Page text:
Workers temporarily unemployed but expected to return to work within a few weeks aren’t required to actively seek work each week, but they must remain able, available and ready to work for each week of benefits claimed and must meet other eligibility criteria. 

Be WARNed

If you work for a large company, your employer may be required to warn you before terminating you. The Worker Adjustment and Retraining Notification (WARN) Act requires 60 days’ advance written notice in cases of plant closings and mass layoffs if certain conditions are met. If your employer doesn’t give you the required notice, you might be entitled to damages for back pay and benefits, depending on how many days’ notice you actually received. 

You might be protected by WARN if your job loss occurs as part of a plant closing or a mass layoff of workers because of coronavirus. The company must meet several criteria, including having 100 or more full-time workers who have worked more than six months for more than 20 hours per week or employing 100 or more workers with a combined 4,000 hours a week. WARN protects hourly and salaried workers, including managerial and supervisory employees. 

If you’re part of a unionized workforce and your company plans to close facilities due to coronavirus, a collective bargaining agreement may provide you with additional protections, including paid time off and unemployment benefits. The union should ensure that the company has met its contractual obligations to you before your job is terminated.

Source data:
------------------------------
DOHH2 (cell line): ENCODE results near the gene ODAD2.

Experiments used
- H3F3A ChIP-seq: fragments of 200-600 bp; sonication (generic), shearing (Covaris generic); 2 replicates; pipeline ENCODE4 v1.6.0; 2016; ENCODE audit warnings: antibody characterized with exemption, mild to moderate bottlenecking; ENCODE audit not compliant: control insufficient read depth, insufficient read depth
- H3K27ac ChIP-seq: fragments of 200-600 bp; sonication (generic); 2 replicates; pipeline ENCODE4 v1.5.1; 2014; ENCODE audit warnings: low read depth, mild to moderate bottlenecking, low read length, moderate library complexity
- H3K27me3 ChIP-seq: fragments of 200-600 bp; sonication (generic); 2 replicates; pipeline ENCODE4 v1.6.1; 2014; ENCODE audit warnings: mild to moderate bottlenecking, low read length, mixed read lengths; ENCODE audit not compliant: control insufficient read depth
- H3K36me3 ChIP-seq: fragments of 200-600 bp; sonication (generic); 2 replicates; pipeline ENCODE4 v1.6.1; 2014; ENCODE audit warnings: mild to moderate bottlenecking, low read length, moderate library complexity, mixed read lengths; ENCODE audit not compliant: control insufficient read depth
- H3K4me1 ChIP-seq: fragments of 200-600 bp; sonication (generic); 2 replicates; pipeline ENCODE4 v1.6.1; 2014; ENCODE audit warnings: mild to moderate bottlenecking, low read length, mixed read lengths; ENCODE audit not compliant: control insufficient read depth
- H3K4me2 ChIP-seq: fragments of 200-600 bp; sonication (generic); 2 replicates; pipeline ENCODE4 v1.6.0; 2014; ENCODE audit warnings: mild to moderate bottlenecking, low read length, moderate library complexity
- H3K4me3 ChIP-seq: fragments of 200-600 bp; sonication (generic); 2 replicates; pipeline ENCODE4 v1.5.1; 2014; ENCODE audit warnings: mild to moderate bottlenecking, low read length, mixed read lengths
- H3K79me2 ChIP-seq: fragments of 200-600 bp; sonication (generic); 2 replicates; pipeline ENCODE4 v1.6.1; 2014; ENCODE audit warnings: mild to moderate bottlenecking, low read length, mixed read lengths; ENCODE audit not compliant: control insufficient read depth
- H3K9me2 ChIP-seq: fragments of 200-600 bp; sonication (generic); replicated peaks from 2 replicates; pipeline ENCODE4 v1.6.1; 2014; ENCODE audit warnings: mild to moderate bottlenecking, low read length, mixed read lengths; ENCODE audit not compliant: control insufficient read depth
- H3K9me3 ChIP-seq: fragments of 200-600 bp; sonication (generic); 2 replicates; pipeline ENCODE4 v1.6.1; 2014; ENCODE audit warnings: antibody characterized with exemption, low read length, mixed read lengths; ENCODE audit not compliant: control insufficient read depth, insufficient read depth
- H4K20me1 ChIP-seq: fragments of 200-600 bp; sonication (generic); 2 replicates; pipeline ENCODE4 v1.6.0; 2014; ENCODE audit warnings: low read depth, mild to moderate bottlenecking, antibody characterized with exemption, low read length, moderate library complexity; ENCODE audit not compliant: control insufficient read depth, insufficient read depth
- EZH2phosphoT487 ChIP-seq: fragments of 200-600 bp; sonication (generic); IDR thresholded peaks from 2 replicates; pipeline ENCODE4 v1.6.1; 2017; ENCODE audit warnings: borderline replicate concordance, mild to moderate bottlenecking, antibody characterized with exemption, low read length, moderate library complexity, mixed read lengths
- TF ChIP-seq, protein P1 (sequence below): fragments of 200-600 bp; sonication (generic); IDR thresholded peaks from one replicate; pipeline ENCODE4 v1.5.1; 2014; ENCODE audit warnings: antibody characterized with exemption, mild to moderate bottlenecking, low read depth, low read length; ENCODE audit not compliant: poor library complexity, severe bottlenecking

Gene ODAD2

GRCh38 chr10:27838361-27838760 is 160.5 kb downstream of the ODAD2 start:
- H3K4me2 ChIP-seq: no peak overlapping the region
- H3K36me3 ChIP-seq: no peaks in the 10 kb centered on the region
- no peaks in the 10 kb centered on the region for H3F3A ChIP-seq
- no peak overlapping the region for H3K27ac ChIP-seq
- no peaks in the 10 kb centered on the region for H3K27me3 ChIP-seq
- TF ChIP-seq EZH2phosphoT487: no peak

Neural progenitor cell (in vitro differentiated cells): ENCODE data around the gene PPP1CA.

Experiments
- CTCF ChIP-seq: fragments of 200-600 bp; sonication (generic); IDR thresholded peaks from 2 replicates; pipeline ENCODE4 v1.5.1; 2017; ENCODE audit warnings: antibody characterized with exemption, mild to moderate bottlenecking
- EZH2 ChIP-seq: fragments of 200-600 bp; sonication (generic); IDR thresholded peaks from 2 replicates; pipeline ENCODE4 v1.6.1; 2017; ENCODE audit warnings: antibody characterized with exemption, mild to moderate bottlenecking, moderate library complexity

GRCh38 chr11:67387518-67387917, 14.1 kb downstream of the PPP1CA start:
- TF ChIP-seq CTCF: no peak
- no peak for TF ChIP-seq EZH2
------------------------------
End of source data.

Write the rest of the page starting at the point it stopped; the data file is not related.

Gig Workers

As consumers and businesses cut back spending, independent contractors are especially hard hit. Work is drying up, but they can’t collect unemployment insurance because they’re not employees. A new California law that reclassified many gig workers as employees is being challenged by some companies, and while others have implemented the law, they did so too recently for these new employees to be eligible for unemployment.

Lawmakers are calling on ride-sharing and food delivery companies to provide a safety net for drivers and couriers who become ill. Uber, Lyft, and Instacart have announced plans to provide some compensation for workers diagnosed or quarantined as a result of the virus. Postmates is creating a fund to assist delivery workers with health care costs related to the coronavirus. 

More to Come?

Employers and lawmakers alike are grappling with issues raised by the coronavirus. With so many unknowns, it’s difficult to predict if further protections will be offered to workers laid off because of the disease. As you follow developments at the state and national levels, remember that your most important job is to protect yourself and your loved ones. 

 

Sonya Goodwin, Partner at Sauer & Wagner LLP of Los Angeles, represents employees and employers in a wide range of claims, including wage and hour violations, discrimination, harassment, retaliation, wrongful termination, defamation, intentional infliction of emotional distress and breach of contract. Sonya also advises clients on all facets of employment law.  She can be reached at sgoodwin@swattys.com or (310) 712-8110.